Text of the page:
CEO Jean South from Hire Served
What a great show we have lined up here! Jean South, CEO at Hire Served joins us today talk about what Hire Served is doing in the Heroes Community. Jean and I have some on going banter so it was really fun interviewing her. She really has a big heart and always looking to help our community heroes. She is a wealth of knowledge and she shares some great advice that everyone can incorporate into their lives. Here is a snippet from the show…
GUEST: You’re not seeing all the dollars that everyone anticipates that you would see. And I had to really evaluate, you know, what do I want? What is my purpose in life, and how am I going to execute that? And how am I going to be able to serve, and continue to serve, our community? And as I looked around, I was actually trying to get a job with other recruiting firms.
And every time I looked at other firms, what I saw missing was purpose. Nobody was having the conversation of purpose. And for me, what I know is when we leave service — up until that moment, we’ve all kind of been flying under this banner of saving the world. Right? I’m —
GUEST: — in some way, shape or form, feel like I’m saving the world. You know, even if you’re a cook in the army, right? You’re cooking the food that the warriors are eating that are saving the world. You’re saving the world.
GUEST: And all of a sudden, we leave that bigger banner of purpose. We start working for a civilian organization that may or may not have a mission that aligns with our internal purpose.
GUEST: And we get lost. And suddenly, you don’t know who you are. And you start asking yourself who am I? Should I have just stayed where I was? What did I do wrong? What’s broken about me that I can’t find where I belong? And a lot of transitioning service members get placed into roles because of their skill set. And so, no one’s asking them what lights their fire. What drove you to serve in the first place? What made service the thing that wakes you up?
And it’s different for all of us. Just because we’ve all served and feel a call to duty, that looks different for every single warrior I’ve talked to. And so, if you don’t dig into that purpose and understand that first, you end up putting someone in a place where they have a matched skill set, but they don’t necessarily have a matched heart condition. And when you do that, we’re actually creating this identity crisis for our warriors. And when they leave the company because they have an identity crisis and they don’t know what they’re wanting to be when they grow up —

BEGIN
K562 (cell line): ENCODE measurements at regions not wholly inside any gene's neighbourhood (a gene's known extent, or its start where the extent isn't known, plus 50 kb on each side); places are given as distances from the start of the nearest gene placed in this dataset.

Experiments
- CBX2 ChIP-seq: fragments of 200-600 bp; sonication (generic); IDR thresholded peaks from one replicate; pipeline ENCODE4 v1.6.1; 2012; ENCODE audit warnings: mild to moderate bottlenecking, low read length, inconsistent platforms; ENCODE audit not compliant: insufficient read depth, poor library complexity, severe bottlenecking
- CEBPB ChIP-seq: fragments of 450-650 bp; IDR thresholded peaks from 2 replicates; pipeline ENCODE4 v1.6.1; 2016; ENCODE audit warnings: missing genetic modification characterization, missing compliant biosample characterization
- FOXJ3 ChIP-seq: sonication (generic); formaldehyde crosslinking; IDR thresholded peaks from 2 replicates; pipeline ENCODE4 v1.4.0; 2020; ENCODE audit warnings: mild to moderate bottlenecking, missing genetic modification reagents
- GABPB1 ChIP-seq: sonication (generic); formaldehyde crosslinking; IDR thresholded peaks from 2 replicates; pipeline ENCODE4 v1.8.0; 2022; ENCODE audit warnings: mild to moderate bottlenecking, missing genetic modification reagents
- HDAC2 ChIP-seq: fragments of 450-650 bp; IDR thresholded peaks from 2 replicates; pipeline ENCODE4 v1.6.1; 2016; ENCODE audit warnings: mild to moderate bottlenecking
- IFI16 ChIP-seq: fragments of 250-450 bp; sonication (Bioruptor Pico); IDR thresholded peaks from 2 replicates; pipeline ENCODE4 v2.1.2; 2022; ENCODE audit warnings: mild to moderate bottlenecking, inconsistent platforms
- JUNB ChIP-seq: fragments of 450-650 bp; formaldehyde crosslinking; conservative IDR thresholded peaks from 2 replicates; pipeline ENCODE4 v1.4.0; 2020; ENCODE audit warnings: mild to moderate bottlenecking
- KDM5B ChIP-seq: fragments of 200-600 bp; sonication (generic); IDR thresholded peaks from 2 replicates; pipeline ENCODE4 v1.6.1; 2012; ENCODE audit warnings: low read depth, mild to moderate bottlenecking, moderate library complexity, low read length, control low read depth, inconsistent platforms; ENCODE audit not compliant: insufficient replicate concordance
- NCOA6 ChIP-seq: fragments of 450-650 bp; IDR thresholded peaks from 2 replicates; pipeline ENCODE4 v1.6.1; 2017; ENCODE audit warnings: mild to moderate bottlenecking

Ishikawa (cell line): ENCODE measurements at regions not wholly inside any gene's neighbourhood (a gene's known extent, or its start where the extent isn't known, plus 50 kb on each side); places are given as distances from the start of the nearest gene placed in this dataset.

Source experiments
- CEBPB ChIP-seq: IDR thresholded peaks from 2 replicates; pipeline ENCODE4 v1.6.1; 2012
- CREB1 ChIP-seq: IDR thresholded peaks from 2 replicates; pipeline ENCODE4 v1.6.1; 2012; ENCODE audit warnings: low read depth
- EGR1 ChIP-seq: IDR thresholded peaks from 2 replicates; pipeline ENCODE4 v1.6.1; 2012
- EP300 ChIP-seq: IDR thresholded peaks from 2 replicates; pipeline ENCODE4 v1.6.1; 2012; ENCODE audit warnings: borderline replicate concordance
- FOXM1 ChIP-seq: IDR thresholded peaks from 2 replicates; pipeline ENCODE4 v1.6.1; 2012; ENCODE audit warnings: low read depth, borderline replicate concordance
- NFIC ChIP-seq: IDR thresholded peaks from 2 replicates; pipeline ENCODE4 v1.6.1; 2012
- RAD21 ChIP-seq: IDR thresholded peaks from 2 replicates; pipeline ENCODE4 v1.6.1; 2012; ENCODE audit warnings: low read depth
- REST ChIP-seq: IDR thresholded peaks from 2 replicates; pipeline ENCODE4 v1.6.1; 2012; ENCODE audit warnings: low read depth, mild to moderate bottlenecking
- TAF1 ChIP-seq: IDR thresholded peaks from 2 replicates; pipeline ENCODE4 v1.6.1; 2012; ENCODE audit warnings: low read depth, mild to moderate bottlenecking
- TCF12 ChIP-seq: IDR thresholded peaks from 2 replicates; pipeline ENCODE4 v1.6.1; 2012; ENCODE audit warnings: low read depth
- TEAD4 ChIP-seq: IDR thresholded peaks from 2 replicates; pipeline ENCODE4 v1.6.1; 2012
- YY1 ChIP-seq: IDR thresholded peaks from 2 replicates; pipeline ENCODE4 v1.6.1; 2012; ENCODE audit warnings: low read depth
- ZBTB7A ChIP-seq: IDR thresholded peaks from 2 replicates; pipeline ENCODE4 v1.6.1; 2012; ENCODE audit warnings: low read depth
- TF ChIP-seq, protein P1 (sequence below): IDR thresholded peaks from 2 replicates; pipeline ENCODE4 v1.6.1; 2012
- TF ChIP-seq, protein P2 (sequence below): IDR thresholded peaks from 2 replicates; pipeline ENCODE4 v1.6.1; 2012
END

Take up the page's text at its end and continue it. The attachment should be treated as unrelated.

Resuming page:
GUEST: — it creates this feeling in civilian organizations that our community is not reliable and they don’t stick around. And that is the opposite of what we want. And, so, I looked around, and I didn’t see anyone else focusing on that. And I had to make a decision of do I sign up to work for somebody else doing something that I halfway believe in and fulfilling — you know, partially fulfilling – my how is all about connecting.
GUEST: But I knew I wasn’t going to be doing it in a way that my soul believed was right. And, so, now do I start my own company? Do I risk my family’s finances? Do I risk my name? Do I put out there that I’ve started a company which – oh, by the way, if you say I did this and then you fail miserably, that could be super humiliating. You know, that could be hard. Do I put all of that on the line and try to do this that I believe is the right way to do this?
And so that was my big decision. And it came down to really understanding risk and reward and what was most important in that moment. And, so, in that moment, I was terrified. But the amount of risk I was taking on versus the potential to actually live my purpose and to be able to help other people live their purpose and understanding that I could change lives for the people who put their lives on the line for me every day, like, it just kind of wasn’t a choice. I mean it was – like, it was, ’cause I had to decide to do it, but it was just clearly obvious that if I could make this work and live this life that allowed me to change the lives of the people who have done so much for me, then, like, who in the world wouldn’t do it?
And, so, I just – I did it, I jumped in. I won’t say it has been, like, peaches and cream every second. I mean, this is hard. Building a business is hard. But, I mean, I think you can hear it in my voice; right? This is – this is where I belong. Like –
HOST: Oh yeah. You’re very passionate. Yeah. Without a question at all, you’re very passionate about what you do. As long as I’ve known you – or since – in the short period of time, let’s say. I’ve known Jean for years.
HOST: It seems like we’ve known each other forever. But one of the things that, every time I’ve talked to you and we’ve talked about what it is that you’re doing, or anything that you’re doing for that matter, you’re very passionate about it and you can easily pick that up in your voice hands down. And you’re always, always wondering how you can help the next person moving forward and whatnot, and that’s one of the things I absolutely love about you.
One last question for you: For the listeners that are out there right now and they’re just – their hour’s upon them, what advice can you give them?
GUEST: Perfection is the enemy of the good. Don’t sit around hoping that you’re going to get right, planning, you know, a lot of small businesses never get off the ground because someone said you can’t have a business without a business plan. And, I mean, I have a half of a business plan. Take Action on that dream, it’s better then sitting around trying to write a perfect plan that is never quite perfect enough and that you never execute.
To listen to the entire interview Click Here